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Measles has Oregon lawmakers' attention

Oregon has one of the highest rates of vaccine refusal in the country

With measles cases confirmed in 14 states, the debate about the importance of vaccines is once again center-stage.

Oregon has one of the highest rates in the country of parents opting out of vaccinating their children. Lawmakers on both sides of the aisle are concerned and may propose legislation about it.

“I believe that with very limited exceptions all children should receive all childhood immunizations,” said state Sen. Elizabeth Steiner Hayward, a Democrat.

Republican state Sen. Chuck Thomsen agreed: “We need to look at immunizing all our children.”

Oregon law currently requires all children to have mandatory vaccinations in order to go to school, but there are both medical and personal exemptions available.

“They have to produce documentation from their physician or they complete an online training course to debunk some of the myths around immunizations,” Steiner Hayward said.

Steiner Hayward and Thomsen said they’d like to see more children in Oregon vaccinated. Though there is no set agenda for a stronger bill, they are looking at options.

“I think it’s important for us to look at the science and get back to maybe making it mandatory to do that to protect our kids,” Thomsen said.

Steiner Hayward added, “As a physician and as a mother I want all Oregon children protected against a disease like measles which can be deadly.”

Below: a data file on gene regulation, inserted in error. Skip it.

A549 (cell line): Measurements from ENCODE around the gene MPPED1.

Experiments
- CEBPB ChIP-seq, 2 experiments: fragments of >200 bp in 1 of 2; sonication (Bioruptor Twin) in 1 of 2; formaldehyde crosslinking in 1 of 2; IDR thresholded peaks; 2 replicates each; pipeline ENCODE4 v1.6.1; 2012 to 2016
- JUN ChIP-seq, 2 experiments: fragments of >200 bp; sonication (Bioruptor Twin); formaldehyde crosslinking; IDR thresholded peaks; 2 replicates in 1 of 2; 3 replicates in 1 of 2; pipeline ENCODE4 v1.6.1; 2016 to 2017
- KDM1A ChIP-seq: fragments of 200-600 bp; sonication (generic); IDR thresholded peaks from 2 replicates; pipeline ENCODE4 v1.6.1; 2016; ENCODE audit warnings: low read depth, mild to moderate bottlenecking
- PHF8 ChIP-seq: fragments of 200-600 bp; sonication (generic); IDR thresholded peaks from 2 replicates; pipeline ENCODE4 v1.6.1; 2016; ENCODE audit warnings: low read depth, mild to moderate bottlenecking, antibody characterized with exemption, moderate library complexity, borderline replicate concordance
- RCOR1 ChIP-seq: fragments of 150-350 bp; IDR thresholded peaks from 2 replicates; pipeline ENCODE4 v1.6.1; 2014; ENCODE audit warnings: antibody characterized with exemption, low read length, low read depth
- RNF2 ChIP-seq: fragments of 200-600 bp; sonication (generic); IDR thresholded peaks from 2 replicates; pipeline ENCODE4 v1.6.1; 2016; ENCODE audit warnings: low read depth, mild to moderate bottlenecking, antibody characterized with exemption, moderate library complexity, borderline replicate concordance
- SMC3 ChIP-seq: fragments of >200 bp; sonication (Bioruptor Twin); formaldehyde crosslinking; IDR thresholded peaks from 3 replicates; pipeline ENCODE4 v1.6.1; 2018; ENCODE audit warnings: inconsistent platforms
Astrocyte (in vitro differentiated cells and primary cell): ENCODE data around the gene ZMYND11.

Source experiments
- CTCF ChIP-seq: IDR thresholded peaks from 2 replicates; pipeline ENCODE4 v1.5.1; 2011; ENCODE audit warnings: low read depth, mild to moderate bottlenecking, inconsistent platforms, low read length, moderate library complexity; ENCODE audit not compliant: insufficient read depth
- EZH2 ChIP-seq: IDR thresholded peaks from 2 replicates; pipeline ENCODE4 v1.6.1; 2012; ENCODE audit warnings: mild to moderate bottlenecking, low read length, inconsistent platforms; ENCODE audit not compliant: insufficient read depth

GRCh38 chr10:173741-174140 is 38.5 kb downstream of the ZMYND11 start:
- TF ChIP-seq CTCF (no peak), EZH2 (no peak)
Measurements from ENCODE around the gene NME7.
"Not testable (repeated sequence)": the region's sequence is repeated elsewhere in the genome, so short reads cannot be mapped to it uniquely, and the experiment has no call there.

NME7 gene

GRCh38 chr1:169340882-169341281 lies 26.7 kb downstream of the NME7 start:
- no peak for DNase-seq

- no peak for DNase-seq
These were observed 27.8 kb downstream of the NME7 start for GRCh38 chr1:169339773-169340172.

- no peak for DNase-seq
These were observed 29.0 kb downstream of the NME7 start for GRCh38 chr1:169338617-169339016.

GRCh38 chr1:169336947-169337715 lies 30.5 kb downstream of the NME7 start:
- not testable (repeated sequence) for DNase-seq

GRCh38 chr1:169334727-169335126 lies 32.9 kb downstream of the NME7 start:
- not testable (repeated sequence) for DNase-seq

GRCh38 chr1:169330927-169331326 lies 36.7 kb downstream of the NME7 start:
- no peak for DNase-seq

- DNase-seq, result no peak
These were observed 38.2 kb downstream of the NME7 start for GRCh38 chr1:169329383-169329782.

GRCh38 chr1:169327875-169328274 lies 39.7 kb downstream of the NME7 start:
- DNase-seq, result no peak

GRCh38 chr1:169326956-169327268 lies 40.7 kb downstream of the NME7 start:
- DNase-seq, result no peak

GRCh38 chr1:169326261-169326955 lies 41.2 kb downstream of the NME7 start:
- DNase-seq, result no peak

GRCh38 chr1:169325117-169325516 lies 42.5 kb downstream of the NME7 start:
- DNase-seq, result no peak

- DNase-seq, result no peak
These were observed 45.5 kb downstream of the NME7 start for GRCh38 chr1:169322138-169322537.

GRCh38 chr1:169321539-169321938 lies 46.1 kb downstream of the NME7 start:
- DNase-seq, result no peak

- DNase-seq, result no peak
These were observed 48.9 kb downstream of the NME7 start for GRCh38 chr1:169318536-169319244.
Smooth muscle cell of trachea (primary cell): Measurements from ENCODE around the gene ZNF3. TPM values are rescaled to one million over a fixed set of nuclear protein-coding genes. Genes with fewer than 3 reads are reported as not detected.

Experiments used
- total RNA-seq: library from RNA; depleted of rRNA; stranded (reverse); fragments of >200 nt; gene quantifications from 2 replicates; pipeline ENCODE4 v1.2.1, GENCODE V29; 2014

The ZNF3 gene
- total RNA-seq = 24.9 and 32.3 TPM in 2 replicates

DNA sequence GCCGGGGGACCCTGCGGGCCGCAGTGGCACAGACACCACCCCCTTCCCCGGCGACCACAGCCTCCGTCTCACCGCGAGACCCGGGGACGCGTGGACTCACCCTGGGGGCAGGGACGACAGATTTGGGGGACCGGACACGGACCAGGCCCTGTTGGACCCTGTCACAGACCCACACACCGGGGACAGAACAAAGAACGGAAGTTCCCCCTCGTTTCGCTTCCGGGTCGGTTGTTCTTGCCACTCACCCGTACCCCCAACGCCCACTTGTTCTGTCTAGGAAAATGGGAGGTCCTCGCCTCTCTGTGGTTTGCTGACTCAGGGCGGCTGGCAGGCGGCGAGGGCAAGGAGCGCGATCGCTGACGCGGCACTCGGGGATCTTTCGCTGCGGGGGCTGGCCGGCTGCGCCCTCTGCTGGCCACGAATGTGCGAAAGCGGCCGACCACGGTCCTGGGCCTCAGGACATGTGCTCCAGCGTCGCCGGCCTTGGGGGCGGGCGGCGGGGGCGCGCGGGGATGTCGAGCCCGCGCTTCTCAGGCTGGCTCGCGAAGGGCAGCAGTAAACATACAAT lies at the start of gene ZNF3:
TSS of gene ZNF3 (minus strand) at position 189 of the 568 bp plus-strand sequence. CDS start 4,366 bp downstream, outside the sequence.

The 78th Oregon Legislative Assembly began its session Monday.

‘People underestimate how serious measles can be’

The measles outbreak in more than a dozen states has refocused attention on the vaccination issue.

In Oregon, 7 percent of kindergartners are not vaccinated, the highest rate in the nation, according to the U.S. Centers for Disease Control and Prevention.

Medical professionals in the state said measles is a highly contagious disease that can be caught even without direct contact with an infected person.

“If measles shows up in the right place it can affect a lot of people and I think people underestimate how serious measles can be,” said Ann Thomas, public health physician.

To date, only one confirmed case of measles has been reported in Oregon in this current outbreak.

This report originally appeared as two articles on the KOIN 6 News website: Measles has Oregon lawmakers attention and 'People underestimate how serious measles can be'